Why should businessmen and women keep tabs on politics and the media? Because the way the two interact shapes business. Because context matters. Because an understanding of the political and cultural context of business takes expert-knowledge rather than gut-instinct.
First, the climate in which businessmen and women operate from the top to the bottom is shaped by the workings not only of politics in the sense of parties and campaigns, but of social power more generally: who gets to shape laws and policy and norms conducive to whose interests?
Second, both business and politics take place in a context of ubiquitous communications media. Not just political channels like Fox News and business channels like CNBC, but mass media and popular culture more broadly. Not to mention print media, internet, and blogs that can be accessed on telephones. Communication is a structural fact of society like never before.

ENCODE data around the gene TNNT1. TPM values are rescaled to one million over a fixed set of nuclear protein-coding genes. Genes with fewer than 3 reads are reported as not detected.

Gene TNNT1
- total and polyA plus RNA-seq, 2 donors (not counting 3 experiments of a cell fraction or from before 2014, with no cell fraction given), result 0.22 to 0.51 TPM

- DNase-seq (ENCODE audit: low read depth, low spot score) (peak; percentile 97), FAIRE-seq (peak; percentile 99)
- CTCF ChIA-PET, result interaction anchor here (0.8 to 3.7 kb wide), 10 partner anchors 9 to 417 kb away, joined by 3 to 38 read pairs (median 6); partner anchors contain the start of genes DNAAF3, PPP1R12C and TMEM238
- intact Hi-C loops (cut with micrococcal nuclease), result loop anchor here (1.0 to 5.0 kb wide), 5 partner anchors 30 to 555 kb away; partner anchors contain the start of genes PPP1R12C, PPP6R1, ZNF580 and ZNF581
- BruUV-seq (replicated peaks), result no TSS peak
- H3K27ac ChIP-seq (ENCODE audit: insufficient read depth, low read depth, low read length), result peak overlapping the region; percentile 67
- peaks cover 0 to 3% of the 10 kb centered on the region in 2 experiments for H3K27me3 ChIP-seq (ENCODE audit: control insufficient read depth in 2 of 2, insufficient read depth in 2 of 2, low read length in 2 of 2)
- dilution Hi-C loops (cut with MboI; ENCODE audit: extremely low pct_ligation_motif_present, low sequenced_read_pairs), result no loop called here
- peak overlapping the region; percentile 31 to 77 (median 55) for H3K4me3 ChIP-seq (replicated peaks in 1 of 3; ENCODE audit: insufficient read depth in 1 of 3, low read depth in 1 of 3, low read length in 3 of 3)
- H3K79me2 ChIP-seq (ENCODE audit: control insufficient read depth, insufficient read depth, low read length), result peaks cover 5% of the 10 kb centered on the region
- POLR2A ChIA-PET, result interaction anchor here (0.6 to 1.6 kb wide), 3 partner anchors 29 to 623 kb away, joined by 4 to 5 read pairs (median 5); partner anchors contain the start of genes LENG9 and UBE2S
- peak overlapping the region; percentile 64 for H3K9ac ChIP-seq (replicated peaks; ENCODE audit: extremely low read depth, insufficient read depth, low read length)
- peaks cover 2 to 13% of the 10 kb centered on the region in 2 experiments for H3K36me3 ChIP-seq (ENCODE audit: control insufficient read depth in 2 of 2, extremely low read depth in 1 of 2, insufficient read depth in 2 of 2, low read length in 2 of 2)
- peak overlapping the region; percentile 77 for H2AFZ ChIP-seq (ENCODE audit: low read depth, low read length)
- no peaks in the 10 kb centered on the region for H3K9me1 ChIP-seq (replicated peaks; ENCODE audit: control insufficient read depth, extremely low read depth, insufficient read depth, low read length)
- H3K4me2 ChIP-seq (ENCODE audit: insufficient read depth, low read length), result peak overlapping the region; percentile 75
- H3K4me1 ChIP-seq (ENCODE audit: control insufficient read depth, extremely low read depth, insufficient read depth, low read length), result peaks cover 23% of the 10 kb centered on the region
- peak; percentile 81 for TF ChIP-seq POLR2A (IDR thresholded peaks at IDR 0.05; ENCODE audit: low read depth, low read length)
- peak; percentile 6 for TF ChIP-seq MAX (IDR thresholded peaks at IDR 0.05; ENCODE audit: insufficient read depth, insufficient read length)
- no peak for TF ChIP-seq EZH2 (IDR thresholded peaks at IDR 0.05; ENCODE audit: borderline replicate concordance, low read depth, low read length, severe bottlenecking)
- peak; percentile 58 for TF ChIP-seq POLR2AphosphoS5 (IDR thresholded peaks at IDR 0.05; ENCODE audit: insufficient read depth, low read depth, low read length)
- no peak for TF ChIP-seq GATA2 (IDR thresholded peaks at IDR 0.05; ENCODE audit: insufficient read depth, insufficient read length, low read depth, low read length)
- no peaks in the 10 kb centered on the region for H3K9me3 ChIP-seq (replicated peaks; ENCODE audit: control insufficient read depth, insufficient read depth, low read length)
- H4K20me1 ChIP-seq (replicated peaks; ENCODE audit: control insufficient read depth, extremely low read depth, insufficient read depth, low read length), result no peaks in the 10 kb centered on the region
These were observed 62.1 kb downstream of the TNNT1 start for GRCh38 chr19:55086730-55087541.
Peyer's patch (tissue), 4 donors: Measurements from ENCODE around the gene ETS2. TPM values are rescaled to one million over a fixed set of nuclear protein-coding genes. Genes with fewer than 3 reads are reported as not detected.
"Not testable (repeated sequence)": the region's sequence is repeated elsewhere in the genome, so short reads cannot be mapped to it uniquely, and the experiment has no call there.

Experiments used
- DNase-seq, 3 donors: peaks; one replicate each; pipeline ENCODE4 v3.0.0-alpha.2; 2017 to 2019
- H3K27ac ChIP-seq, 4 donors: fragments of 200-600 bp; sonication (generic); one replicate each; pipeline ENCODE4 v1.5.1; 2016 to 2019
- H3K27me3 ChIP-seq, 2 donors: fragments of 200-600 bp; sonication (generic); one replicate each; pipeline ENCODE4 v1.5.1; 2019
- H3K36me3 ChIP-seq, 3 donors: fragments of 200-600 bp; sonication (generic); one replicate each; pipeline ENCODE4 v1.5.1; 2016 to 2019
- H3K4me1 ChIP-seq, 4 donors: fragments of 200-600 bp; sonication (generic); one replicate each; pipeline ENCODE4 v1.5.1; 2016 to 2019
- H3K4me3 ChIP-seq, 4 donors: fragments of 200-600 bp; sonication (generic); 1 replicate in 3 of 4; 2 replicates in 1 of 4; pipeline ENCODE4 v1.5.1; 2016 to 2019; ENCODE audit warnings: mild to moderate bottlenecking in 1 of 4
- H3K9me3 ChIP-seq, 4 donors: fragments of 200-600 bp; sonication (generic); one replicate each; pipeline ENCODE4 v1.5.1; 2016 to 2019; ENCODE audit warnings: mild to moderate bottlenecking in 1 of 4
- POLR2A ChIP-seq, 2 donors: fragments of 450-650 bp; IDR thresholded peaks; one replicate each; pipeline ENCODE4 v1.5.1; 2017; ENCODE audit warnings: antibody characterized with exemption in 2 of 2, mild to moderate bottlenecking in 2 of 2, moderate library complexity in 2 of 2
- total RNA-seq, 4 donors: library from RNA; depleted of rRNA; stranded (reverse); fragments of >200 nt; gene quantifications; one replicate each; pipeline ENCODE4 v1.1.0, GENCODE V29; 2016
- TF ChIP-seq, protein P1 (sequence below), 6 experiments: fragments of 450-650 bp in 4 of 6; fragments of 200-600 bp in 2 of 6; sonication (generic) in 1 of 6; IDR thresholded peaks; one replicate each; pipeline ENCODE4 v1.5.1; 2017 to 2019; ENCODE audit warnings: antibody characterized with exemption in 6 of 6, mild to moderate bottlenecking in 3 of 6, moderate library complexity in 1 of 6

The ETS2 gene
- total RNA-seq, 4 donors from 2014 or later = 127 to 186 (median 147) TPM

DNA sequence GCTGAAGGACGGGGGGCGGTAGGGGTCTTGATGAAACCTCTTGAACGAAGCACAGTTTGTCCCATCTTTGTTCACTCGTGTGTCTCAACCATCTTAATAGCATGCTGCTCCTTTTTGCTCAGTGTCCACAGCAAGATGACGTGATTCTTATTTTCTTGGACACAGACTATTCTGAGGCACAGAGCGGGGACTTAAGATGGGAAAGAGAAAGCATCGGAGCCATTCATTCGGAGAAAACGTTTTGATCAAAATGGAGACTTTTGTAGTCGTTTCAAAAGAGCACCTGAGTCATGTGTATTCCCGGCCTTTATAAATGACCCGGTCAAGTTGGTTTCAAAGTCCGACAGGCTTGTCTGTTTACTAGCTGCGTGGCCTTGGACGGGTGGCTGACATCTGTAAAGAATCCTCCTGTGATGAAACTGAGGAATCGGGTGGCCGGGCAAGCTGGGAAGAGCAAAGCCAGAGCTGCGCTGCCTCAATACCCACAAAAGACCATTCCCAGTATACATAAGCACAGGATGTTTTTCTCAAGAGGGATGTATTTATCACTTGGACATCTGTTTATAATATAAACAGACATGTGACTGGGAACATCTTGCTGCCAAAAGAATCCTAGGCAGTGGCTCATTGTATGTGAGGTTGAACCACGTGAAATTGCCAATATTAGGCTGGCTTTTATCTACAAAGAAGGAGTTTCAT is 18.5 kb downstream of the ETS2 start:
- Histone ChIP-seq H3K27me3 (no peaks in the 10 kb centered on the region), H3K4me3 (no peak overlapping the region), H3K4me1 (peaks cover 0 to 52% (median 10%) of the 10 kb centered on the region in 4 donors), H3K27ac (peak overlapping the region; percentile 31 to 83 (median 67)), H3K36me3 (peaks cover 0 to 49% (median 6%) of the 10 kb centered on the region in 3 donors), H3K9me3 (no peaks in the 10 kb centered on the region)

The way that economic organizations interact with political order and with communications media creates the structure of our society.
Politically powerful organizations have economic and foreign policy plans that people shape by communicating with them through media. The success of any organization depends on how well it communicates with others.
No matter the economic interests we might hold, the study of these interactions within society -- sociology -- is crucial to a firm basis of knowledge and intellectual confidence. Organizations need the expert knowledge that sociology can provide.